Metal ceiling tiles have never really disappeared over time and instead are experiencing something of a revival in popularity now that people are looking for more unique ways to distinguish the look of their home. But did you know that metal ceiling tiles as a design choice is well over 100 years old?
It all starts with tin and the ways it could help Americans to equal-or even surpass-European home decorating choices.
Here is the story of tin.
Tin has been found to date back to even ancient times in history, so we are unclear about who exactly first discovered it. It was used during the Bronze Age in 3000 BC in bronze. The bronze contained approximately ninety percent copper and ten percent tin materials.
It is said that tin is named after an Etruscan god named Tinia and it is a Latin symbol that means silvery-white, soft, malleable, and ductile metal. Tin may have also gotten its name from Anglo-Saxon language and the symbol SN that comes from the Latin word meaning stannum.
Properties of Tin
Tin is resistant to corrosion from water; however, it can be harmed with acids and alkalis. It is also a material that can be polished and used as a protective coat for other metal types. This protective tin layer prevents oxidation from occurring on these other metal materials.
Fun Facts About Tin
Tin, while used in ancient times, was also mentioned in the Old Testament. It is also the 49th most common element that can be found in the Earth’s crust. The crust actually contains about two parts per million of tin.
Tin has a lower melting point of about 450 degrees Fahrenheit, and it does not corrode in water which makes tin a good choice for kitchen applications either inside or outside of the home.
In the beginning, early artisans found that tin was too soft and malleable to work with on its own, so that is when they began to alloy the tin with copper which then formed bronze.
Unique Features of Tin in Modern Day Applications
Today, tin is used in several design applications because of its many unique characteristics. Among these characteristics, we find that tin is non-magnetic, fairly resistant to corrosion, non-combustible, lightweight, durable, soft and malleable, can last a long time when well maintained, and it relatively a low-maintenance material.
Often, you can find tin being mixed with other metals like alloyed metals. Pewter, believe it or not, is mostly comprised of tin. In today’s modern application, we see tin often used for ornamental and decorative purposes and is a common and popular choice for metal ceiling tiles for design around the home.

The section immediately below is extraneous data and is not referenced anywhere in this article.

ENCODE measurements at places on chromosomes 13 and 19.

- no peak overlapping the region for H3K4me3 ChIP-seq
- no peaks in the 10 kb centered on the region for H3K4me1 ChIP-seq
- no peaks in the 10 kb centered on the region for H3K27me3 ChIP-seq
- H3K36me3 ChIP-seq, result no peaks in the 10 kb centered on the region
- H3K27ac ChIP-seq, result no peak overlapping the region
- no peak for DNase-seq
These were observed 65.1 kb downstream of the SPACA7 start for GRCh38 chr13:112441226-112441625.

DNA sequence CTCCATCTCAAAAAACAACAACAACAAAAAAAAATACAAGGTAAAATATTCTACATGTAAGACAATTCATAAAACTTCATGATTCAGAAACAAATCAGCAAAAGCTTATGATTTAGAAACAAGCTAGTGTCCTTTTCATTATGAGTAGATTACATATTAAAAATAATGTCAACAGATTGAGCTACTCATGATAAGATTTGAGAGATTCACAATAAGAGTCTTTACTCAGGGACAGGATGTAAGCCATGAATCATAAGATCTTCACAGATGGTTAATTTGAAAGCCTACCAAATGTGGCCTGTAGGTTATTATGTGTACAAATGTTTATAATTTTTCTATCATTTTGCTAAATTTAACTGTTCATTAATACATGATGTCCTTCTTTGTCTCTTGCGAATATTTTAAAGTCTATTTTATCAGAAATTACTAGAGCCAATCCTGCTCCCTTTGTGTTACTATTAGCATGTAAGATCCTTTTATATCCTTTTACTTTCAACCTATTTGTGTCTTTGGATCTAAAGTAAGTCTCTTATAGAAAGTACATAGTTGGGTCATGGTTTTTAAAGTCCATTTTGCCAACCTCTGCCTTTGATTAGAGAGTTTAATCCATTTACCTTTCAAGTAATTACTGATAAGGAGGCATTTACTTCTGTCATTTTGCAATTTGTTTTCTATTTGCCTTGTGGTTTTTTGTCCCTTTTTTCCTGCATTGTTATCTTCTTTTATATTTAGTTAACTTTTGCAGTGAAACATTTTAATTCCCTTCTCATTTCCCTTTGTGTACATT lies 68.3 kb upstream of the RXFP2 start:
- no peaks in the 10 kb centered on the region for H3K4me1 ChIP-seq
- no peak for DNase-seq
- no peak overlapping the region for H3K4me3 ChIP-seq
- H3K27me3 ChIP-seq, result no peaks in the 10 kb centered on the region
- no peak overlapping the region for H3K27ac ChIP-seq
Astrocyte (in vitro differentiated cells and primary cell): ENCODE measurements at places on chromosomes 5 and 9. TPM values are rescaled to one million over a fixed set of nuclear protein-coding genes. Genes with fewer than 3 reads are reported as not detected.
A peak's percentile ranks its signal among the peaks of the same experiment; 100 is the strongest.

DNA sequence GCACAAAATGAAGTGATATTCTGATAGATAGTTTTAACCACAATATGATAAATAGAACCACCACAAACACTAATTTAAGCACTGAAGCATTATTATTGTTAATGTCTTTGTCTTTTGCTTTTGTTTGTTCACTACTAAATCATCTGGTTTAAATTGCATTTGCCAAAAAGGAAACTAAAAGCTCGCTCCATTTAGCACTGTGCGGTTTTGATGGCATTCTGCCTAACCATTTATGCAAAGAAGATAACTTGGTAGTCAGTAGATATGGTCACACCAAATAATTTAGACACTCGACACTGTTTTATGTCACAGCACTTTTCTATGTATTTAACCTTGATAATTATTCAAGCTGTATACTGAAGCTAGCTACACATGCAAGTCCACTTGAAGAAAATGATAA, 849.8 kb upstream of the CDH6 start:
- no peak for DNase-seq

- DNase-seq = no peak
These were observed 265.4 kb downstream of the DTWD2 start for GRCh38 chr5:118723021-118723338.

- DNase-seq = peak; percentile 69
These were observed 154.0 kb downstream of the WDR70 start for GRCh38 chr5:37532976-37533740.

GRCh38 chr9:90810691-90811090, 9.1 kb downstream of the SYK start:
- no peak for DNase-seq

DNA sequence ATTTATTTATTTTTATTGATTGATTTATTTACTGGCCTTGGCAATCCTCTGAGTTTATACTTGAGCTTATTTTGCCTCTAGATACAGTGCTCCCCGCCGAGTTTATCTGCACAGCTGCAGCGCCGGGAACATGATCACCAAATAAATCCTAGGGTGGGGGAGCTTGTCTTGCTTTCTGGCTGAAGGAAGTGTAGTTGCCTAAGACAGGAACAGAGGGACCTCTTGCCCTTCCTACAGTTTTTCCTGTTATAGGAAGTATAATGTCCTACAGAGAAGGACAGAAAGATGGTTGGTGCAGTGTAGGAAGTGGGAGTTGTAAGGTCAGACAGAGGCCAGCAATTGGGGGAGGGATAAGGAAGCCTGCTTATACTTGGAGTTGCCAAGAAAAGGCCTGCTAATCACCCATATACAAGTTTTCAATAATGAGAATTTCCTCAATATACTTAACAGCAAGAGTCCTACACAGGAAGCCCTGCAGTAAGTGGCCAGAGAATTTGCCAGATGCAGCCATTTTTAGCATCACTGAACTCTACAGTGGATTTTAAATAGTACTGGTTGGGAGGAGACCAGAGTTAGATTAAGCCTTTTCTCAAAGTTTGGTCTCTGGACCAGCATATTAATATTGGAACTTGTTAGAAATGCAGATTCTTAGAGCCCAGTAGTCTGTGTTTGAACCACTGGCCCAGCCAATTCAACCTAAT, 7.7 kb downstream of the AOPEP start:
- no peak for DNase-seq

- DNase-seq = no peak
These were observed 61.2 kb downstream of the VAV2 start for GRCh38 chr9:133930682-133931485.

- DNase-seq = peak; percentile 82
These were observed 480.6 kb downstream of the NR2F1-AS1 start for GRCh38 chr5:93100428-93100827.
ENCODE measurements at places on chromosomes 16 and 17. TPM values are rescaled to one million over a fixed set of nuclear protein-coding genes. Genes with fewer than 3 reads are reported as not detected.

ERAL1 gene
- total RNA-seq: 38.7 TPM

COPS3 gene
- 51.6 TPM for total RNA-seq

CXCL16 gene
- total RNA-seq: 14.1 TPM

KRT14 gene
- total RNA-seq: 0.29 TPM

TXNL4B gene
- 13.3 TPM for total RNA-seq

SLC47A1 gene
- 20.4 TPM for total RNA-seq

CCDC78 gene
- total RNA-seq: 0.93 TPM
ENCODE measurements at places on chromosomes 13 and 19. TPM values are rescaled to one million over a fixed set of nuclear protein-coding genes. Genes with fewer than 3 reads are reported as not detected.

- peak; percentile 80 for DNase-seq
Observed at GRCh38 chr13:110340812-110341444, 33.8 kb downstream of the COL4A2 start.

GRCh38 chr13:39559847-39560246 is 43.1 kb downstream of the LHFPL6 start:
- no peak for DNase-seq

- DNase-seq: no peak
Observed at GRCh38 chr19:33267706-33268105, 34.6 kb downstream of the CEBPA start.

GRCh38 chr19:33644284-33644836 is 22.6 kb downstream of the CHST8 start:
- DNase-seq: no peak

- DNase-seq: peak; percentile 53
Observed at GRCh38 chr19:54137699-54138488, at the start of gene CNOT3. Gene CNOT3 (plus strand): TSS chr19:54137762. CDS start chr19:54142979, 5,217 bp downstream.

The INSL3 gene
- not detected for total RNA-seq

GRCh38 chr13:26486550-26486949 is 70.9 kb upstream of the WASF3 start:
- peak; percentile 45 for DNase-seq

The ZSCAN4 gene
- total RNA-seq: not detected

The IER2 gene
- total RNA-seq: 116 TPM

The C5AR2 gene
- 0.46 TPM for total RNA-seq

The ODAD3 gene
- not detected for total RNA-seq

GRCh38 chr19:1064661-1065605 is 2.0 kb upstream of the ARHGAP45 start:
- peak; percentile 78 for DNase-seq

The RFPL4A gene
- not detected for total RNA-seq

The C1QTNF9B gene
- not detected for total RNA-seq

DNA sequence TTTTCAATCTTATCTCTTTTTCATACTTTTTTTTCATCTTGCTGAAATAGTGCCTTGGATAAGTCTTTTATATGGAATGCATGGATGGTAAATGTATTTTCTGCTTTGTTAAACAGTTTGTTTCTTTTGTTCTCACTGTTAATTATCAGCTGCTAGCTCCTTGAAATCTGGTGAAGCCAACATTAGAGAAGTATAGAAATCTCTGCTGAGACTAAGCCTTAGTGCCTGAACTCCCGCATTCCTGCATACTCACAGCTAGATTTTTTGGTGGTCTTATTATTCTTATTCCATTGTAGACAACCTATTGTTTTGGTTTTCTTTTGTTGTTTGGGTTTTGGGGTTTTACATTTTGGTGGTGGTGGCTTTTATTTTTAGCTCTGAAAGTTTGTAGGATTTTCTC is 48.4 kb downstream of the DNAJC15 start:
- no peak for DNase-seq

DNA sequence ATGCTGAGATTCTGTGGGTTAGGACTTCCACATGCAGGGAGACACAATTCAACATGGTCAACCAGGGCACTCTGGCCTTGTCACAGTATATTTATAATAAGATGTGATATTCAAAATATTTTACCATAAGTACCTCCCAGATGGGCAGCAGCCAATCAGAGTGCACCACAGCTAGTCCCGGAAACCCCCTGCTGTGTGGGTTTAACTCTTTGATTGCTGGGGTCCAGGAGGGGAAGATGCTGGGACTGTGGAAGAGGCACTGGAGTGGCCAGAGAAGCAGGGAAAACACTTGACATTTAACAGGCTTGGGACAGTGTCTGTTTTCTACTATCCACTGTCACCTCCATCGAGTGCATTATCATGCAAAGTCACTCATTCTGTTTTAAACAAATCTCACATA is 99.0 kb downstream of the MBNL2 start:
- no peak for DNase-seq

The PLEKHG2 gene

Tin for Home Design
As you already know, til tiles can be used for far more around the home than just the ceiling. You can also use tin tiles on your walls to create a new look and style. They can also be used in the kitchen as a backsplash, and because of its many properties, you will find that they are easy to clean and hard to damage.
Tin is also a material that you can use outside of the home because of its resistance to water corrosion. Tin ceiling tiles are the perfect foundation for a unique and creative planter for your outdoor space.
European Home Décor
Tin is one of the only decorative elements that was used in the Victorian Age that didn’t first come from other locations like England or other areas of Europe. Tin for decorative purposes actually originated in the United States; however, it was inspired by European design.
Tin began making an appearance on ceilings in both residential and business applications in the 1870s, and between 1890 and 1930, more than forty different manufacturers in the U.S. began to manufacture tin.
Tin was often painted white to mimic traditional plaster, and they were most often found in parlors and dining rooms around the country.
In line with Victorian trends, the tin followed the high standards of cleanliness, which further perpetuated its popularity as a design choice for the home. They were also even more popular once it was discovered that tin contained fire resistant properties as well.
As you can see, with such a rich history of both functionality and style, tin is definitely a material that is here to stay and will only grow in popularity as the years go on.